The global importance and vulnerability of our water supply, both in terms of water quantity and water quality has been well documented and, although water is a renewable resource, it is also a finite resource.
Water, vital to both human health and ecosystem sustainability, is under increasing pressure as urbanization and agricultural intensification increase and, as such, it is essential that we improve our understanding of the types, and complexity and potential impacts of chemicals that are increasingly being released into the environment, especially the water bodies, and how they affect the quality of our lives.
Definitions, Concepts, Principles and Objectives
Community Managed Water Systems: On-site or centralized drinking water systems are protected, operated and maintained (small maintenance only) by community water committee.
Contaminant: Any chemical or substance present or released or added into drinking water which is capable of being hazardous to health.
Drinking Water: All water either in its original state or after treatment, intended for drinking, cooking, food preparation or other domestic purposes, regardless of its origin and whether it is supplied from a drinking water system, or a tanker, or taken from a private well.
All water used in any food production undertaking for the manufacture, processing, preservation or marketing of products or substances intended for human consumption.
Drinking Water Quality Control: Water tests conducted on routine basis by the water utility to ensure that water supplied to the consumers meet the standard.
Drinking Water Quality Surveillance: Water tests, sanitary inspections and spot checks conducted by an independent agency to ensure that water utilities and other suppliers meet the Standard.
Drinking Water Service Level: Measure of quality, quantity, accessibility, coverage, affordability and continuity of drinking water supplied to the population. Water service levels are defined in the National Water Supply Policy and Sanitation Policy.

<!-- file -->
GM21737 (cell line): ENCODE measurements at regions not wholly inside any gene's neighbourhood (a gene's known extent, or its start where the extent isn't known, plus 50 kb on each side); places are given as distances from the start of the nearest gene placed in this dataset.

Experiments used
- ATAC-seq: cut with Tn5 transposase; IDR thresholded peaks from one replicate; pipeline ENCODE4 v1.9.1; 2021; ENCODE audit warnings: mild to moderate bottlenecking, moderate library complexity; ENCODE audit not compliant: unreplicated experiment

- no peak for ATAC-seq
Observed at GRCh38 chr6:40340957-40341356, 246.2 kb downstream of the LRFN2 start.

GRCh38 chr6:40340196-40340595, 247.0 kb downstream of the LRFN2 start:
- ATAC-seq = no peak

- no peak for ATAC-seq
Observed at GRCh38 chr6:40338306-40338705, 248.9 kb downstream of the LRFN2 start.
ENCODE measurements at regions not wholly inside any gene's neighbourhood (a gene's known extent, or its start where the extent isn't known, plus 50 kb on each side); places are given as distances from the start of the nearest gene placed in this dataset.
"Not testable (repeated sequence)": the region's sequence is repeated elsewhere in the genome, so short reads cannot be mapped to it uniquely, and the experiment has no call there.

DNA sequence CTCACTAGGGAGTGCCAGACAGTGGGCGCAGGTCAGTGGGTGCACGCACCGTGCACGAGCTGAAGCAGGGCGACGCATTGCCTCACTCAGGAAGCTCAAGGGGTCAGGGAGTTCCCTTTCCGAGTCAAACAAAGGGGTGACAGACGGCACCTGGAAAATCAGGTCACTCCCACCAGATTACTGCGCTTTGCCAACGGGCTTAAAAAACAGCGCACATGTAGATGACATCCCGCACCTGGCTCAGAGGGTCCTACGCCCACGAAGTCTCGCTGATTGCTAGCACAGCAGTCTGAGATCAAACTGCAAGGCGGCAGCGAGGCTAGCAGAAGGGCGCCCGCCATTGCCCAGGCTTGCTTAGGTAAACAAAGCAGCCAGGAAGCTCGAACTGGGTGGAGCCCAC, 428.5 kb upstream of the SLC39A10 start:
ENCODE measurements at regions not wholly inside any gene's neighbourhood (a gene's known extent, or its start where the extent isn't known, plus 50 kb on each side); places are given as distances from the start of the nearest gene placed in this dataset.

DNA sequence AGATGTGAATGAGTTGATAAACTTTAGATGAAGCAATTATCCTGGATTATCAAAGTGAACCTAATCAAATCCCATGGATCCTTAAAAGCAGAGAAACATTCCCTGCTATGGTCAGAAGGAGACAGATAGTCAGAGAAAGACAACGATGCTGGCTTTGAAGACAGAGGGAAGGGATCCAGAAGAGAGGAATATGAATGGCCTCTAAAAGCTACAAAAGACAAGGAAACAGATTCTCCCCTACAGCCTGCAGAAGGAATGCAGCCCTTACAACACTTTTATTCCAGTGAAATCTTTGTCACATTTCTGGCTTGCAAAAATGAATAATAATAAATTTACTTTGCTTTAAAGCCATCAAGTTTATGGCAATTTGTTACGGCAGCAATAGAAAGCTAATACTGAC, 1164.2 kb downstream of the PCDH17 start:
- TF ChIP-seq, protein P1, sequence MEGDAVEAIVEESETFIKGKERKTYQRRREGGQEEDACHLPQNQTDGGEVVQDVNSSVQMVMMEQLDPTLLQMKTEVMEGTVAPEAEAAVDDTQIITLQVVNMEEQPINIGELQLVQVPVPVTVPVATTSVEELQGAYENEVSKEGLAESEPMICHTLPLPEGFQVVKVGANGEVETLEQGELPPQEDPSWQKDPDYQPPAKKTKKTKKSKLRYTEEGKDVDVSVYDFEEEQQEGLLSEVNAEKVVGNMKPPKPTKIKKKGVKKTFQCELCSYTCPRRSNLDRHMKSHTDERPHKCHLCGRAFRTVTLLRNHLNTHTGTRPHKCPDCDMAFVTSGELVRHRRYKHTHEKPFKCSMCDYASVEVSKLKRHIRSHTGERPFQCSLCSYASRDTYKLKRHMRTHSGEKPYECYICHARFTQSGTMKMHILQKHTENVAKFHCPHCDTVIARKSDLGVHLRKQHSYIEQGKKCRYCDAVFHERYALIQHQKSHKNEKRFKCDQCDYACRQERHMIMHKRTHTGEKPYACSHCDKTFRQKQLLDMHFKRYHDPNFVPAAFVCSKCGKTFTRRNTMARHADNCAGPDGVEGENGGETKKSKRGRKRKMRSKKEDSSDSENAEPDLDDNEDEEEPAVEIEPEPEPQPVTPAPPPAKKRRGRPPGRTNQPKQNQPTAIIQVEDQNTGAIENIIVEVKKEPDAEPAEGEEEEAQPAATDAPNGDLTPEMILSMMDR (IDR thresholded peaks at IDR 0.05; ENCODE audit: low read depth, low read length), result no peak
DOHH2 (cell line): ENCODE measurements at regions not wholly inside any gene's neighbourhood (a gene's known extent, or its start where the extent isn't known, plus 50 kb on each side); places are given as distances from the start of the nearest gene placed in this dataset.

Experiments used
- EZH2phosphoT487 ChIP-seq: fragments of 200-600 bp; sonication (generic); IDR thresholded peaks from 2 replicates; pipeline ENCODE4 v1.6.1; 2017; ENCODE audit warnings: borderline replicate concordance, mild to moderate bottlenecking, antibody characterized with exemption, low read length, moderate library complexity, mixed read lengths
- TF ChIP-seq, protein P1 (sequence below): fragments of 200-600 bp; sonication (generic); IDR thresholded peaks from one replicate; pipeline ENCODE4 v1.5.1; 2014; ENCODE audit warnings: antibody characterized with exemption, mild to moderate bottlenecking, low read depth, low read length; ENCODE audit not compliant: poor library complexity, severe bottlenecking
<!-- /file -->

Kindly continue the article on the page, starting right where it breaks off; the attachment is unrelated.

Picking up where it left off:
Drinking Water Service Provider: The whole set of organization, processes, activities, means and resources necessary for abstracting, treating, distributing or supplying drinking water and for providing the associated services. Drinking water service providers are essentially State’s water agencies. The State’s Water Agencies are:
State Water Boards/Corporations, which mostly serve urban areas greater than 20,000 inhabitants.
Small Water Town Agencies, which mostly serve semi-urban areas with population between 5,000 to 20,000 inhabitants.
Rural Water Supply and Sanitation Agencies – operate in rural areas and usually serve communities of 500 to 5,000 inhabitants.
Drinking Water System: Tangible assets necessary for abstracting, treating, distributing or supplying drinking water. Drinking water systems include centralized and on-site systems:
Protected on-site drinking water systems:
Protected hand dug wells equipped with hand pump
Protected spring catchments
Borehole equipped with hand pump
Protected centralized drinking water systems:
Mechanized borehole with distribution system
Surface water intake, treatment and distribution system
Laboratory Quality Assurance: Minimum requirements regarding staff qualification, analytical method, sampling procedures, calibration procedures, quality control, preventive maintenance and record keeping procedures that a laboratory has to comply with to ensure reliable and accurate results
Maximum Permitted or Allowable Limits: Maximum concentration of microbiological, chemical and organic constituents / contamination allowed in drinking water. These concentrations are based on WHO guideline value for which no adverse health effect is noticed.
Mineral Water: Water packaged in suitable container that meets the Nigerian Industrial Standards for Natural Mineral Water (NIS 345: 2003).
Packaged Water: Water packaged in suitable container that meets The Nigerian Industrial Standards for Potable Water.
Point of Delivery: Physical fixed interface beyond which the water service provider is not legally responsible for the service.
Point of compliance: Points where the surveillance agency collects water samples in order to measure compliance with maximum allowable limits.